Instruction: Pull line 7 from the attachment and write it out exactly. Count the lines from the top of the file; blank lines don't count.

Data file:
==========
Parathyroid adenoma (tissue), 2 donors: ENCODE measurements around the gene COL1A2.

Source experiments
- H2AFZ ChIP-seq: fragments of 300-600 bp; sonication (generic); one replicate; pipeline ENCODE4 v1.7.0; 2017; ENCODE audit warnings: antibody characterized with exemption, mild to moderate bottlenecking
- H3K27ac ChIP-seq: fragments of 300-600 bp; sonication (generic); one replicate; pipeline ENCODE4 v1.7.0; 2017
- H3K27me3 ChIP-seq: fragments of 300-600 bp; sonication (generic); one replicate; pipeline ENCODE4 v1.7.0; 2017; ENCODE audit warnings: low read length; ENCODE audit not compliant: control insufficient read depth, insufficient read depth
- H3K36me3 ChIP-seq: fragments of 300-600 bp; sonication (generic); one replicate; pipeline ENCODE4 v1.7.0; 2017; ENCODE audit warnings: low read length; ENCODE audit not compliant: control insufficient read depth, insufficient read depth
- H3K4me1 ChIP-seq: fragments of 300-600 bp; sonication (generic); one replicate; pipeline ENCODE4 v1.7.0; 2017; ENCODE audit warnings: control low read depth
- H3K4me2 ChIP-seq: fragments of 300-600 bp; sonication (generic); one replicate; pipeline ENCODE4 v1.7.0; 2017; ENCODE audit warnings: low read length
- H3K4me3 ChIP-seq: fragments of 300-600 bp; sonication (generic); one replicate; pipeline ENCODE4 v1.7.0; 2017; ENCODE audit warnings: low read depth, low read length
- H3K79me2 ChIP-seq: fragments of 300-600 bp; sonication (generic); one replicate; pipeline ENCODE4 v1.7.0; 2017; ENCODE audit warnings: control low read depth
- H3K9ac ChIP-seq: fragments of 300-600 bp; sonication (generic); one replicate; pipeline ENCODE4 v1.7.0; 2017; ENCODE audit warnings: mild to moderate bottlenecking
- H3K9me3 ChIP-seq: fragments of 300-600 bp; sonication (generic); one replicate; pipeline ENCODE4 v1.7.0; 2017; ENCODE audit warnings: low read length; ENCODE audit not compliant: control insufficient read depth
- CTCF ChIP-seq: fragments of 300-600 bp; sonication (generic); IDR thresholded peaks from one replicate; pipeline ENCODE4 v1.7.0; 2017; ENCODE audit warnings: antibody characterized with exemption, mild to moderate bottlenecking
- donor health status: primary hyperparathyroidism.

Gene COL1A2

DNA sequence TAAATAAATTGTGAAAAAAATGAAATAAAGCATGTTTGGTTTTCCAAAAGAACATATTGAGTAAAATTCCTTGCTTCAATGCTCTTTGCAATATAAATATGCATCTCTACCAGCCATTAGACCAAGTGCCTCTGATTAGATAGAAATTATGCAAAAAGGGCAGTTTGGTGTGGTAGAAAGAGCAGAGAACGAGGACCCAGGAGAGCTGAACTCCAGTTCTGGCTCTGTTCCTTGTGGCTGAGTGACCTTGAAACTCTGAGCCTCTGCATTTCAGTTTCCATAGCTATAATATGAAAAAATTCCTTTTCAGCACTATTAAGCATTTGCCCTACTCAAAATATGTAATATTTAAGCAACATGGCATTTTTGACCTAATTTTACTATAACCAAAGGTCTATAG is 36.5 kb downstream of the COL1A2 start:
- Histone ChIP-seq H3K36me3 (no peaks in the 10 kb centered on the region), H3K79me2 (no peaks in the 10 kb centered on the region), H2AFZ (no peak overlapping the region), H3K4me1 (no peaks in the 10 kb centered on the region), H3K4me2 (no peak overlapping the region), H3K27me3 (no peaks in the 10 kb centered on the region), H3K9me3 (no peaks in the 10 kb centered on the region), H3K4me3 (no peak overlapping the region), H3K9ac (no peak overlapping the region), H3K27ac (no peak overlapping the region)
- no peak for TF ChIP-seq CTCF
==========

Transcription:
- H3K4me1 ChIP-seq: fragments of 300-600 bp; sonication (generic); one replicate; pipeline ENCODE4 v1.7.0; 2017; ENCODE audit warnings: control low read depth